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Pages 9-14

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From page 9...
... The longer-lived nuclides resulted in essentially permanent changes in the ambient or natural radiation background throughout much of the world, whereas the shorter-lived radionuclides contributed to dose primarily in regions near the test sites. The amount of debris injected into the atmosphere and hence the later fallout associated with a particular test and its geographic distribution were fimctions of local arid test-specific factors—such as height, yield, and material in the v~cinity3—and of the meteorologic conditions prevailing at the time of the test (see, e.g., Beck arid Bennett, 2002, Carter and Moghissi, 1977)
From page 10...
... China All 22 21 21 France All 45 10 10 | United Kingdom ChristmasIsland 6 7 8 | Others 15 1 United States Nevada 86 1 154 Marshall Islands 69 109 Christmas Island 24 23 Johnston Atoll 12 21 Others 6 0.1 Former USSR Novaya Zemlya 91 239 247 Semipalatinsk 116 7 | Others 12 1 L Totals 543a 440 l aincludes 22 safety tests of the United States, 12 safety tests of the United Kingdom, and five safety tests of France not listed above. The feasibility study under review did not consider all the weapons tests indicated In Table 1 but was restricted to aboveground tests during 1951-1962, so it embraces only the atmospheric weapons tests conducted by the United States, the former USSR, and the United Kingdom.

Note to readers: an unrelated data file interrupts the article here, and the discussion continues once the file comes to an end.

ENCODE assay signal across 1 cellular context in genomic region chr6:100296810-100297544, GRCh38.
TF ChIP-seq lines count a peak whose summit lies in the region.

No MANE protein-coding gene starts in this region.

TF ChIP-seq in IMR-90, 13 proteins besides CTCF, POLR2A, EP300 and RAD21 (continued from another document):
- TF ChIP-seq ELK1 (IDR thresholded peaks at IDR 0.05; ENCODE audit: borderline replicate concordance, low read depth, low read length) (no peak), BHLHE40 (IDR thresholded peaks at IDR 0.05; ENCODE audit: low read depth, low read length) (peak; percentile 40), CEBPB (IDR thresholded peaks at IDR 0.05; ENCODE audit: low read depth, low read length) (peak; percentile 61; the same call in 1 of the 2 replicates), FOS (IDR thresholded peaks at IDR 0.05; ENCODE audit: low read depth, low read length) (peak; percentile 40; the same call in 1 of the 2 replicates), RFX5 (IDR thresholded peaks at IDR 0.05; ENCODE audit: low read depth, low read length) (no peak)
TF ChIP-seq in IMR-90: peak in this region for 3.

From page 11...
... 5 Appendix E of the feasibility study is based on an electronic database produced from an earlier draft of Appendix D in which deposition-density estimates for HI and 239~p were not made. The internal dose estimates include the effects of daughter nuclides produced in the body.
From page 12...
... , 133, 135 Te-132 Cs-136, 137 Ba-140 La-140 Ce-141, 143, 144 0'r-144a) Pr-143 Nd-147 Pm-147 Np-239 Pu-239, 240, 241 Am-241 aIn equilibrium with parent Half-life (parent)
From page 13...
... ·__0 THE NATIONAL RESEARCH COUNCIL'S INVOLVEMENT On March 27, 2002, the National Research Council was asked by the Centers for Disease Control and Prevention (CDC) to review the CDC-NCT draft of A Feasibility Study of the Health Consequences to the American Population from Nuclear Weapons Tests CorldFucted by the United States and Other Nations.
From page 14...
... Do the Options for Future Work presented In Chapter 6 represent an appropriate range of options for public-health activities that could be pursued as a result of this study? " To that end, the National Research Council formed a committee, the Committee to Review the CDC-NCT Feasibility Study of the Health Consequences from Nuclear Weapons Tests, consisting of members of its Committee on An Assessment of the Centers for Disease Control and Prevention Radiation Studies from DOE Contractor Sites and other experts.

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